The standing figure, shimmering in the glare, drew back and disappeared.
Waring eased his tense muscles. “Now they’ll go back for their horses,” he said to himself. “They’ll ride up to the next ridge, where they can look down on this pocket, but I won’t be here.”
Waring planned every move with that care and instinct which marks a good chess-player. And because he had to count upon possibilities far ahead he drew Ramon’s saddle to him and cut the stirrup-leathers, cinchas, and latigos. If Ramon got one of their horses, his own jaded animal would be left. Eventually the rurales would find the saddle and Ramon’s horse. And every rural out of the riding would be a factor in their escape.
The sun blazed down until the pocket of rock was a pit of stagnant heat. The silence seemed like an ocean rolling in soundless waves across the hills; a silence that became disturbed by a faint sound as of one approaching cautiously. Waring thought Ramon had shown cleverness in working up to him so quietly. He raised on his elbow and turned his head. On the eastern edge of the pocket stood a rural, and the rural smiled.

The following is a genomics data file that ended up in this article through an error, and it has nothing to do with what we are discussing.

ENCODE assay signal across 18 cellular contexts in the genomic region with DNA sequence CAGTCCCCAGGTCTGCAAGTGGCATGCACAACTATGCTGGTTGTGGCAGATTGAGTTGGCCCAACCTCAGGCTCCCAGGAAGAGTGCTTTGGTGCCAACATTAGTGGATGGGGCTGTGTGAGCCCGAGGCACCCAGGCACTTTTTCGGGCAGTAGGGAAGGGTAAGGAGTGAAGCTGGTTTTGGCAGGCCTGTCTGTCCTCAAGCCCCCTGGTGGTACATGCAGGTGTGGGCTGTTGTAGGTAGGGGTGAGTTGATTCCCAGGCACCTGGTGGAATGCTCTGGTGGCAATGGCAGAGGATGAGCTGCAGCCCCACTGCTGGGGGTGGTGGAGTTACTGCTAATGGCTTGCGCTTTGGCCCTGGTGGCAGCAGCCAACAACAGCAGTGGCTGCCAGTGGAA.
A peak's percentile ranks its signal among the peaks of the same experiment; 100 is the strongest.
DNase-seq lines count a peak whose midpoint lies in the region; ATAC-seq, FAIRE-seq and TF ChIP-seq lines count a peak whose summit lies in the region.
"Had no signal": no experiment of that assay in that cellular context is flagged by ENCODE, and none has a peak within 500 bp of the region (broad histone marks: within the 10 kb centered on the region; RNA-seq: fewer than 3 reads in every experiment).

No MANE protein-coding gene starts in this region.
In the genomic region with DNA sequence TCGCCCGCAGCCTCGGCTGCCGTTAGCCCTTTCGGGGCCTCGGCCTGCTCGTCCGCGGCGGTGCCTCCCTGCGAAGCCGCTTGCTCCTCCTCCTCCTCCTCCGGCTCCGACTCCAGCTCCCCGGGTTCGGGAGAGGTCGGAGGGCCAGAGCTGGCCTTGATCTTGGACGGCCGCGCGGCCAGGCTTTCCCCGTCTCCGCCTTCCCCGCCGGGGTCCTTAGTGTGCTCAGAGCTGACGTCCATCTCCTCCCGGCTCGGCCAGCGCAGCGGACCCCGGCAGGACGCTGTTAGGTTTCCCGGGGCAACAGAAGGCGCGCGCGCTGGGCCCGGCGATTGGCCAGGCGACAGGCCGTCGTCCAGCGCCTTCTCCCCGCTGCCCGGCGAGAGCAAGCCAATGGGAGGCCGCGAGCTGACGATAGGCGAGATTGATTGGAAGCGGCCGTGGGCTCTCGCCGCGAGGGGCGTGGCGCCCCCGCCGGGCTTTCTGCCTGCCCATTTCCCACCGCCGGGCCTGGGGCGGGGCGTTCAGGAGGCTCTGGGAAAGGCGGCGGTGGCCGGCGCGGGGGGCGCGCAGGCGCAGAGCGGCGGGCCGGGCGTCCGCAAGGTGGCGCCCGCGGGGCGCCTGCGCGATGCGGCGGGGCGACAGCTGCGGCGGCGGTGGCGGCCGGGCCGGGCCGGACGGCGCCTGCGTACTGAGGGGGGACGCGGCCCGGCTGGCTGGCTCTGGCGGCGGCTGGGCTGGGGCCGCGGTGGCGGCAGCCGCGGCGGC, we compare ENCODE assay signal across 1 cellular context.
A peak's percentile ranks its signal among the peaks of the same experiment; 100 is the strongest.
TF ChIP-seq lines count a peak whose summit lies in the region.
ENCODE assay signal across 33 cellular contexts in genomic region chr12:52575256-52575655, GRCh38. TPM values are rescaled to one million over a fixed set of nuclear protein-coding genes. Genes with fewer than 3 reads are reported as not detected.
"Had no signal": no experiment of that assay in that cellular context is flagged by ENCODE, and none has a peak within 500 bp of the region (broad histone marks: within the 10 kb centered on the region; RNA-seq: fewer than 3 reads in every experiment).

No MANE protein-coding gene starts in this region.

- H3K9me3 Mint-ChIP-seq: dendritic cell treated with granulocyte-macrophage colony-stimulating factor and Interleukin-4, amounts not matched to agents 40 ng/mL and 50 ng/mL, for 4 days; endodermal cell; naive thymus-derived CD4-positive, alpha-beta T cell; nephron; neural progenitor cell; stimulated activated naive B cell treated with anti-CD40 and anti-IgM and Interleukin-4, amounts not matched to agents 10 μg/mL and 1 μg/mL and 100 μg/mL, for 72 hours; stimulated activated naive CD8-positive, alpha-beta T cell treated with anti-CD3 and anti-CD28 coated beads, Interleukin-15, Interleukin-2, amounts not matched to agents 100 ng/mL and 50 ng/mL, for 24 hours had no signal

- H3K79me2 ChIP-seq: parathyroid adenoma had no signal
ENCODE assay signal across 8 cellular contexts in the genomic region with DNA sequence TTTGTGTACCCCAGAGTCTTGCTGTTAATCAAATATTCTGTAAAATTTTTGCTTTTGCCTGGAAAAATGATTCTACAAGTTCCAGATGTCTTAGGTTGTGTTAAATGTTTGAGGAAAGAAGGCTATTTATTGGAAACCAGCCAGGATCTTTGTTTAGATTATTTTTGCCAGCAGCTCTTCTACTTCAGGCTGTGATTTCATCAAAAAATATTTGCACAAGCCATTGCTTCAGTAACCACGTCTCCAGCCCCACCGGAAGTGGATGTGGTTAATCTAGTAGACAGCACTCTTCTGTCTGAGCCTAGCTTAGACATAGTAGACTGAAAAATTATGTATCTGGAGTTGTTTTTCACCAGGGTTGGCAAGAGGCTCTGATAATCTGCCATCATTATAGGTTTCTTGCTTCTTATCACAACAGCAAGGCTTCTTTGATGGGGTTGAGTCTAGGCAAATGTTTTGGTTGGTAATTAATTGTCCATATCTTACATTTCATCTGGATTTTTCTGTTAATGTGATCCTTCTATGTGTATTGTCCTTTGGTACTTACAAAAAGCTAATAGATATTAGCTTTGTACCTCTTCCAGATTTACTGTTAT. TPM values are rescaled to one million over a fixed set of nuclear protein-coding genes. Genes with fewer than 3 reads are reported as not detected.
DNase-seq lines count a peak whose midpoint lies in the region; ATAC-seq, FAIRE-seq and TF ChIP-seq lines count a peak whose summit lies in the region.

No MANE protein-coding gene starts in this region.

Waring, who had known the man in Sonora, called him by name. The other’s smile faded, and his eyes narrowed. Waring thrust up his hands and jokingly offered to toss up a coin to decide the issue. He knew his man; knew that at the first false move the rural would kill him. He rose and turned sideways that the other might take his gun. “You win the throw,” he said. The Mexican jerked Waring’s gun from the holster and cocked it. Then he whistled.
From below came the faint clatter of hoofs. The rural seemed puzzled that his call should have been answered so promptly. He knew that his companions had gone for their horses, picketed some distance from the pocket. He had volunteered to surprise the gunman single-handed.
Waring, gazing beyond the rural, saw the head of a horse top the rise. In the saddle sat Ramon, hatless, his black hair flung back from his forehead, a gun in his hand. Waring drew a deep breath. Would Ramon bungle it by calling out, or would he have nerve enough to make an end of it on the instant?
Although Waring was unarmed, the rural dared not turn. The gringo had been known to slip out of as tight a place despite the threat of a gun almost against his chest. With a despondent shrug, Waring lowered his arms.
“You win the throw,” he said hopelessly.
Still the Mexican dared not take his eyes from Waring. He would wait until his companions appeared.